- Paperback: 156 pages
- Publisher: O'Reilly Media; 2 edition (March 12, 2016)
- Language: English
- ISBN-10: 1491941596
- ISBN-13: 978-1491941591
- Product Dimensions: 4.2 x 0.3 x 7.1 inches
- Shipping Weight: 4 ounces (View shipping rates and policies)
- Average Customer Review: 4.4 out of 5 stars See all reviews (37 customer reviews)
- Amazon Best Sellers Rank: #29,271 in Books (See Top 100 in Books)
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Bash Pocket Reference: Help for Power Users and Sys Admins 2nd Edition
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About the Author
Arnold Robbins is a professional programmer and technical author who has worked with Unix systems since 1980 and has been using AWK since 1987. As a member of the POSIX 1003.2 balloting group, he helped shape the POSIX standard for AWK. Arnold is currently the maintainer of gawk and its documentation. He is coauthor of the sixth edition of O'Reilly's Learning the vi Editor.
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Top Customer Reviews
I should point out, though (and this is something that a previous reviewer seems to have missed), that this guide does *not* cover the use/syntax of all the external programs one might find on a *NIX system (e.g., grep, find, etc.). The reference is to BASH only and its associated builtin commands. And to be honest, external commands don't really *need* a reference like this, since they should already have man-pages that explain their usage.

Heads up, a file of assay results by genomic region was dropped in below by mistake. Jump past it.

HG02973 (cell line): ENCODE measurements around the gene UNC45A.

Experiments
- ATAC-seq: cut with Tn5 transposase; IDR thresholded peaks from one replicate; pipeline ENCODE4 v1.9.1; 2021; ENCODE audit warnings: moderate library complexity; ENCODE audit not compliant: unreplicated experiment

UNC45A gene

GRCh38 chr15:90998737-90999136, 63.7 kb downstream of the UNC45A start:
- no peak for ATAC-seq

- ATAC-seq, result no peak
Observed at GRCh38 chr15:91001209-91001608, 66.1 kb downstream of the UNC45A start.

Considering the price and the abundance of information, the BASH pocket reference is a great buy for anyone who does even casual work in the BASH shell.
For those who would like to write shell scripts and learn from the Bash man pages but don't have an eternity to spare reading a verbose document on such an easy programming tool, the Bash Pocket Reference is for you.
Because my eyes (and pocketbook) have yet to adjust to the concept of eBooks, the dead tree edition is preferred. Combine working knowledge with other books (like the sed & awk Pocket Reference and the Linux Pocket Guide) and internet resources with this book and you'll be writing shell scripts like a pro in just a few hours. Then after a few days, you'll start to kick butt writing shell scripts that do things that GUI based programs do but at a price of memory consumption. (BTW, use a text editor like vim or emacs when programming! Learning how to use screen or tmux also couldn't hurt, in fact it will make things more productive provided you can memorize various combinations to complete tasks.)
I highly recommend this book for anyone using Linux or UNIX as their operating system.